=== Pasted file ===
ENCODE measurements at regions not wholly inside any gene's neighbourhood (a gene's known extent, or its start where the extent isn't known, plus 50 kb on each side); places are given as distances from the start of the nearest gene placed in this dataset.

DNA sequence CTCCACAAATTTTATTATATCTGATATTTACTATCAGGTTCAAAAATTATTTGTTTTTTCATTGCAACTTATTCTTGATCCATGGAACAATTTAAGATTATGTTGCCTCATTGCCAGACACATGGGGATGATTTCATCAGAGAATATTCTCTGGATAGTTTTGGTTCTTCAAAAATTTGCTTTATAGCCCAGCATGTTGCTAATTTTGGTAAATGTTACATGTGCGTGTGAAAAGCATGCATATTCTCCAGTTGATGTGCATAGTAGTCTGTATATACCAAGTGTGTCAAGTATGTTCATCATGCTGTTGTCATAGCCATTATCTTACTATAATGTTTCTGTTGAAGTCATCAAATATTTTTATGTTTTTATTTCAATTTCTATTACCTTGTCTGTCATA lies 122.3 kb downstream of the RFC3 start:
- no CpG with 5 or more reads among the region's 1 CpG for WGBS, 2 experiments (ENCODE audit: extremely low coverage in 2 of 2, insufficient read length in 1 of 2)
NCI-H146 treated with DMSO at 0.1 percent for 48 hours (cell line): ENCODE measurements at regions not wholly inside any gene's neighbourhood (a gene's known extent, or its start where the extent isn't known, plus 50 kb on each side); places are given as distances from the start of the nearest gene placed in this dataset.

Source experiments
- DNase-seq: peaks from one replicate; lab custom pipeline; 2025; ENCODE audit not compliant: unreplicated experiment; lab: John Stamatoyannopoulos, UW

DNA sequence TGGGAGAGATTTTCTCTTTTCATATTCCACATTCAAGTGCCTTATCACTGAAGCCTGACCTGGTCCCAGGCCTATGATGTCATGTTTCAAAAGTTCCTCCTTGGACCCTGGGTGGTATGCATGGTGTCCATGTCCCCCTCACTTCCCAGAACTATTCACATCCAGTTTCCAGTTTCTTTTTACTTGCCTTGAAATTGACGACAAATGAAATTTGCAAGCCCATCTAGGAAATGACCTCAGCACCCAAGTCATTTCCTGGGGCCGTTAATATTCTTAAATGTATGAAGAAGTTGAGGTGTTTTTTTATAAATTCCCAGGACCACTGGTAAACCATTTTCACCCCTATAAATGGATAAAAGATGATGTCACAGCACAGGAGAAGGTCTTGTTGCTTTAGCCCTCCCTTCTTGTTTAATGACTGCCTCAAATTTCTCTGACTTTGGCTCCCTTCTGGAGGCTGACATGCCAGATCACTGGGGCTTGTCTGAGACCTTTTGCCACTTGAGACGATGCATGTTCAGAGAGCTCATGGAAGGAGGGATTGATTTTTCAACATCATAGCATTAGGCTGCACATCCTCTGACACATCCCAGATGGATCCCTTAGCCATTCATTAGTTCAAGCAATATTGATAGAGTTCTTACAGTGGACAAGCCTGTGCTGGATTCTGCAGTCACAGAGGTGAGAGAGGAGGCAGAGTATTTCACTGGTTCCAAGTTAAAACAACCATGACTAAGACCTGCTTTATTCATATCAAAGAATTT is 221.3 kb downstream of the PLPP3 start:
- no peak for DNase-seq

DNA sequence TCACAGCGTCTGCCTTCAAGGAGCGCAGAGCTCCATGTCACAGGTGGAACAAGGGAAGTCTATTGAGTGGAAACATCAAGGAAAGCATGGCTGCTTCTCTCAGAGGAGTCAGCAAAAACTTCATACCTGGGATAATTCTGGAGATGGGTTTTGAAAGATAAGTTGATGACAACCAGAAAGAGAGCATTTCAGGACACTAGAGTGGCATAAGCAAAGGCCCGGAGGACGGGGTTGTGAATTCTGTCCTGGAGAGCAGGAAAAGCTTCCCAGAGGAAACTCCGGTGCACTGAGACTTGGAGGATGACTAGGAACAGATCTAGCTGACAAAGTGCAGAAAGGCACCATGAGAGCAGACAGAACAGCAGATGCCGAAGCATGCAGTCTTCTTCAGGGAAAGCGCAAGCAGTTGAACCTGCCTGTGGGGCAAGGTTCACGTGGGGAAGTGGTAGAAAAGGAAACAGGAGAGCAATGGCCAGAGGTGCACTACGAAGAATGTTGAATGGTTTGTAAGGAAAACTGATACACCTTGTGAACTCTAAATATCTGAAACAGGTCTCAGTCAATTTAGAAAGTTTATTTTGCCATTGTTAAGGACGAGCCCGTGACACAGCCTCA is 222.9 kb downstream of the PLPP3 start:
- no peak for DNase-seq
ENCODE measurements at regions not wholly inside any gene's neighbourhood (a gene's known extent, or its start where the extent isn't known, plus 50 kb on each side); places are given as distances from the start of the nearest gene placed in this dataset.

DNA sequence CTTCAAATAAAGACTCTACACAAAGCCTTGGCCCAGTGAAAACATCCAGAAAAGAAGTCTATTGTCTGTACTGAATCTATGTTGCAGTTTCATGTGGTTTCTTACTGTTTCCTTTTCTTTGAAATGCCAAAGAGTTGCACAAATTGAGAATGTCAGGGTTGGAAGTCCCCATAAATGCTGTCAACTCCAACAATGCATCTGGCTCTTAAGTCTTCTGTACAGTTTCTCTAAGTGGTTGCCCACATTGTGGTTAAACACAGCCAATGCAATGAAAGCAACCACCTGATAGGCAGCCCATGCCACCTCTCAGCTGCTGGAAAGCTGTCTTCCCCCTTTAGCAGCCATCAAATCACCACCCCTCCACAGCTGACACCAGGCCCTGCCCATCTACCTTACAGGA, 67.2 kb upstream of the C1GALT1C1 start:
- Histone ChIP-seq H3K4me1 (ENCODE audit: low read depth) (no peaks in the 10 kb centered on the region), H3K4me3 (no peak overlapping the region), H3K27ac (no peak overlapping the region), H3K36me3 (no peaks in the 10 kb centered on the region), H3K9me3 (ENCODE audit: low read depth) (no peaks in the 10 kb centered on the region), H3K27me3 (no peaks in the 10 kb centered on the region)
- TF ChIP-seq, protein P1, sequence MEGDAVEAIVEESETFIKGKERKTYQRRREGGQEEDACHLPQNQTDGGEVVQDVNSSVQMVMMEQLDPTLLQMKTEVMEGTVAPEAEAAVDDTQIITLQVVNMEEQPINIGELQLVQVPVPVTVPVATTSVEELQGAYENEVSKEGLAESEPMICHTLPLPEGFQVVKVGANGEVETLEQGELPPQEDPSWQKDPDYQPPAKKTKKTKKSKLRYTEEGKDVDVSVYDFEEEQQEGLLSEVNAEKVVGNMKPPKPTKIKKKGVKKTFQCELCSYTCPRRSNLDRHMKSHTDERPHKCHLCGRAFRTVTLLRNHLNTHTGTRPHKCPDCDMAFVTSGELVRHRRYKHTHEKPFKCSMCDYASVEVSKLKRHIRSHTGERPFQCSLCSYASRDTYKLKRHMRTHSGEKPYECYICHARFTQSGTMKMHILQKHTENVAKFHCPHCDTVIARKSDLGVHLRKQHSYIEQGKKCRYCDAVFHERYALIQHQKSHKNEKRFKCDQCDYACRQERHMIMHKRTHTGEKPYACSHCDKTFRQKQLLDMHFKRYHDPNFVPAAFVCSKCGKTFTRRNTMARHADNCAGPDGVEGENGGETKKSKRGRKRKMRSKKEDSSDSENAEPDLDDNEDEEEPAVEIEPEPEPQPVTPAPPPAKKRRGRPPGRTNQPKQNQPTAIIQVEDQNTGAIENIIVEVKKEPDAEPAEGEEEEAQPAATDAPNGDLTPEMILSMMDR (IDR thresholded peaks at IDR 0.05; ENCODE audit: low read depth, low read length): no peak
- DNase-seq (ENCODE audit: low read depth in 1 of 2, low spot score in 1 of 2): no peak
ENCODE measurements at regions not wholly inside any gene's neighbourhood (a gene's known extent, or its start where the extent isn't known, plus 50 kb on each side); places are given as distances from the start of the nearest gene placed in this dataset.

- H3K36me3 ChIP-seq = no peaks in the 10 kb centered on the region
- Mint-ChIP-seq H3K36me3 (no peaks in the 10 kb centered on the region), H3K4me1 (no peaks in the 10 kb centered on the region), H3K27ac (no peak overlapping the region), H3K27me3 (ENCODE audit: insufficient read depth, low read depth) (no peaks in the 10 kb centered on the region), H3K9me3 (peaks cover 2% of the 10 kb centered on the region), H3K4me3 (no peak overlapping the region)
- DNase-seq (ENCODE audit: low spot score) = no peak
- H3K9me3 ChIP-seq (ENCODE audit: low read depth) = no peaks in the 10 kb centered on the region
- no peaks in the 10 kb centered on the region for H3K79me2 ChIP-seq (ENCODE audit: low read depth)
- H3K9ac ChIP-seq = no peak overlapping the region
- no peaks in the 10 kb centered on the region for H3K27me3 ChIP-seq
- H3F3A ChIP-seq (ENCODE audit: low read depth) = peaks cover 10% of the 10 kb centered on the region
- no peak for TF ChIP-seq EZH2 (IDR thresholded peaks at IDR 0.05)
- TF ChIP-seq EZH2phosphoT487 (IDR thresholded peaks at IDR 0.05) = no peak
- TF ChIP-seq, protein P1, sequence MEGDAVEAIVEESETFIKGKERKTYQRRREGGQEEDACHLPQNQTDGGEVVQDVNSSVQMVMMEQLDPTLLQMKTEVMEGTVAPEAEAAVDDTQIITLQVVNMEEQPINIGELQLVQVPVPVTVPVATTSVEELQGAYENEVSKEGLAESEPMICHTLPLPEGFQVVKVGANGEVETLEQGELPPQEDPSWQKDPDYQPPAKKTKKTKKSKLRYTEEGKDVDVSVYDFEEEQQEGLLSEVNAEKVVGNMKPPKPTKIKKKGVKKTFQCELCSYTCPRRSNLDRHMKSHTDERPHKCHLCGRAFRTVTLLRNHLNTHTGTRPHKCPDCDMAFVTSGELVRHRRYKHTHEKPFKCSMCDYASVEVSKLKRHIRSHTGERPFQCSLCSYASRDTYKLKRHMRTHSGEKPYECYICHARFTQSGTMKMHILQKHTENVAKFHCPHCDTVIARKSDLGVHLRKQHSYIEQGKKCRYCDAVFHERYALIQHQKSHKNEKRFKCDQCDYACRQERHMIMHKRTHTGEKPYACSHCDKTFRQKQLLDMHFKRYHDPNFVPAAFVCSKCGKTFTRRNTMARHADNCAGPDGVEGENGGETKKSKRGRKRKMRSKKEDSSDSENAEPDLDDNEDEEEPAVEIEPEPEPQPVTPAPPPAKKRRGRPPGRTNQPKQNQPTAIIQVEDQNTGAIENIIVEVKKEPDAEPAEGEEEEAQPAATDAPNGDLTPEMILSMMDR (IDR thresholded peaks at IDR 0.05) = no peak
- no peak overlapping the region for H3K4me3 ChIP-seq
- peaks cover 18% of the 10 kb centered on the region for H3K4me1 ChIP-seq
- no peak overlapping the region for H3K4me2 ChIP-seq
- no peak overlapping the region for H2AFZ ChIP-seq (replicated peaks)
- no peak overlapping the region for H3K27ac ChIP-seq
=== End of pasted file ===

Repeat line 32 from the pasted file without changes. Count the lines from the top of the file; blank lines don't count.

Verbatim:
- no peak overlapping the region for H3K27ac ChIP-seq